Mr. Oramah Sir, you might wonder and be less amused by this letter and our actions. However, we have to let you know that we cannot allow anymore this country, this Zimbabwe, the land of our forefathers, our fathers, ours and our future children to be continuously run down by unwise decisions which border on criminality, senselessness and pure selfishness. This means therefore that we have to guard our country from such bad decisions and deals as the ones the Government of Zimbabwe is making with your bank now. We respectfully ask you to reconsider and immediately halt any financial assistance to the current Zimbabwe Government until us as Zimbabweans have sorted out our internal problems. We believe strongly that by your continued purported efforts to assist this government you are indirectly funding our misery, torture and desecration of our country by the current Government of Zimbabwe.

Our demands are quite simple and very clear. Afreximbank must be accountable to the peoples of Africa where the bank invests. In this case it is the people of Zimbabwe. We have rights and freedoms to access information on deals conducted by our government and external parties. Zimbabwe has serious problems with freedoms of expression and access to government information. Your bank cannot be found to be aiding and abetting such manipulation of peoples’ right. Your bank cannot purport to be oblivious of a situation as is obtaining in Zimbabwe and continue to hold your bank in high esteem. We need information from Afreximbank on what kind of deal you have reached with the Government of Zimbabwe. In addition, we need to know what the interest rates are, how long the loan will be for and other related information. Furthermore, we implore you to do the right thing and withdraw this USD $200 million from your client – The Government of Zimbabwe. The purpose for which they have asked the money is not in sync with what the Zimbabwean people want. It is more destructive and will take our country back to the days of strife and hunger that was marked by hyperinflation running into millions. The Bondnotes are just another back door way of the Zimbabwe government to reintroduce the local currency. We do not necessarily have any problems in having our own currency but you must understand as a financial person that the current situation in Zimbabwe does not allow that.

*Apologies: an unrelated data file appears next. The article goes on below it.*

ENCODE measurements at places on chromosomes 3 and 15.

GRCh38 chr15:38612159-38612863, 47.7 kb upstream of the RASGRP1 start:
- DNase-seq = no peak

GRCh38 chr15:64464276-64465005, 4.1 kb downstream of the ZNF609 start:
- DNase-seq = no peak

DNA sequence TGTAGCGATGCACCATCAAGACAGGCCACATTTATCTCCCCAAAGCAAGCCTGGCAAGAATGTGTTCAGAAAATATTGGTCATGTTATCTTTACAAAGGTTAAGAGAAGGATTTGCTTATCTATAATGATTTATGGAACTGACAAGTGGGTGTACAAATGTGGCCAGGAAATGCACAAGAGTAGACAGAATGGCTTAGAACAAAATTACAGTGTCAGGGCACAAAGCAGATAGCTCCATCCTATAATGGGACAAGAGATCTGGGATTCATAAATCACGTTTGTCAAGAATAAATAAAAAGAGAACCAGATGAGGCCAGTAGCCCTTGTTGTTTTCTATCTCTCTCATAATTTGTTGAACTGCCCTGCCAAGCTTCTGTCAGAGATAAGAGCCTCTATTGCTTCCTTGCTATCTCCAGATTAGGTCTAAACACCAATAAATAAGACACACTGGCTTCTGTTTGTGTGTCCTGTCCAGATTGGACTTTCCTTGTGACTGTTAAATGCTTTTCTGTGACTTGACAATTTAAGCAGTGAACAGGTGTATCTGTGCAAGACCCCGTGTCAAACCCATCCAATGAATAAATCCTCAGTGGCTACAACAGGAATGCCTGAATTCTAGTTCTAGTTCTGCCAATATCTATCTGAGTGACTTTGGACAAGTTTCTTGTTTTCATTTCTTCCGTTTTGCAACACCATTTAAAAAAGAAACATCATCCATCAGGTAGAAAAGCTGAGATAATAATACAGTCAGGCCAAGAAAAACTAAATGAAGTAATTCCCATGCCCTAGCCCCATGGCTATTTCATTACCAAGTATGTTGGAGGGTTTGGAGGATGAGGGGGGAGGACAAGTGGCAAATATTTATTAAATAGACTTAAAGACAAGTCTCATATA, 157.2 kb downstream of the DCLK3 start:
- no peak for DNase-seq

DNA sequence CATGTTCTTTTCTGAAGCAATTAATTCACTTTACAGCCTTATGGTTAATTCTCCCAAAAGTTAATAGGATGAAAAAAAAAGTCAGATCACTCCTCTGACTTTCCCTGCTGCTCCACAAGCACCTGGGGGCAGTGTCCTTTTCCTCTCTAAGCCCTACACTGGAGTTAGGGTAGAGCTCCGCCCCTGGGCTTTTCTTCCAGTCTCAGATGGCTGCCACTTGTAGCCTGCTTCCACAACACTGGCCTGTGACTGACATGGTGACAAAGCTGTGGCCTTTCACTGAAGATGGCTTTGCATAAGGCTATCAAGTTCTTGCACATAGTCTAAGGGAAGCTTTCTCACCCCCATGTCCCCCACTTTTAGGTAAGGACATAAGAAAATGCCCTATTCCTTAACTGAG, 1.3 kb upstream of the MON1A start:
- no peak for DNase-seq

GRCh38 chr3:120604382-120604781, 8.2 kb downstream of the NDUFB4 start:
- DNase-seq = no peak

We will be waiting to hear from you and your bank Sir. In the event that we do not hear from yourselves in reasonable time which we will allow at two weeks from the date of this letter, we the people of Zimbabwe will definitely be calling on your offices in Harare; Cairo, Lagos, Nairobi and Abidjan to demand a response by any means necessary.

Sincerely

We the people of Zimbabwe.

Ends://

The art of bathing in dirty water: Joice Mujuru and land compensation in Zimbabwe

12 Oct

The theatrics to take over after the geriatric President Mugabe kicks the bucket or calls it quits (honestly I don’t see him leaving office on his own volition anytime soon) seem to be reaching a c…

Source: The art of bathing in dirty water: Joice Mujuru and land compensation in Zimbabwe

The art of bathing in dirty water: Joice Mujuru and land compensation in Zimbabwe

12 Oct

The theatrics to take over after the geriatric President Mugabe kicks the bucket or calls it quits (honestly I don’t see him leaving office on his own volition anytime soon) seem to be reaching a crescendo in opposition quarters. What with all the drama last week from former Zimbabwe Vice President Dr. Joice Mujuru when she announced that she met with the white man whose farm they grabbed or got “reallocated to” by ZANU PF when her late husband was still alive. At the least I find the whole thing unfunnily theatrical and at most cheap propaganda trying to sway the international community (read white people) to believe she is a repentant former ZANU PF zealot. I am convinced that her theatrics were not even meant for the general Zimbabwean audience. This is just trying to take a shower in dirty water, IT CAN’T!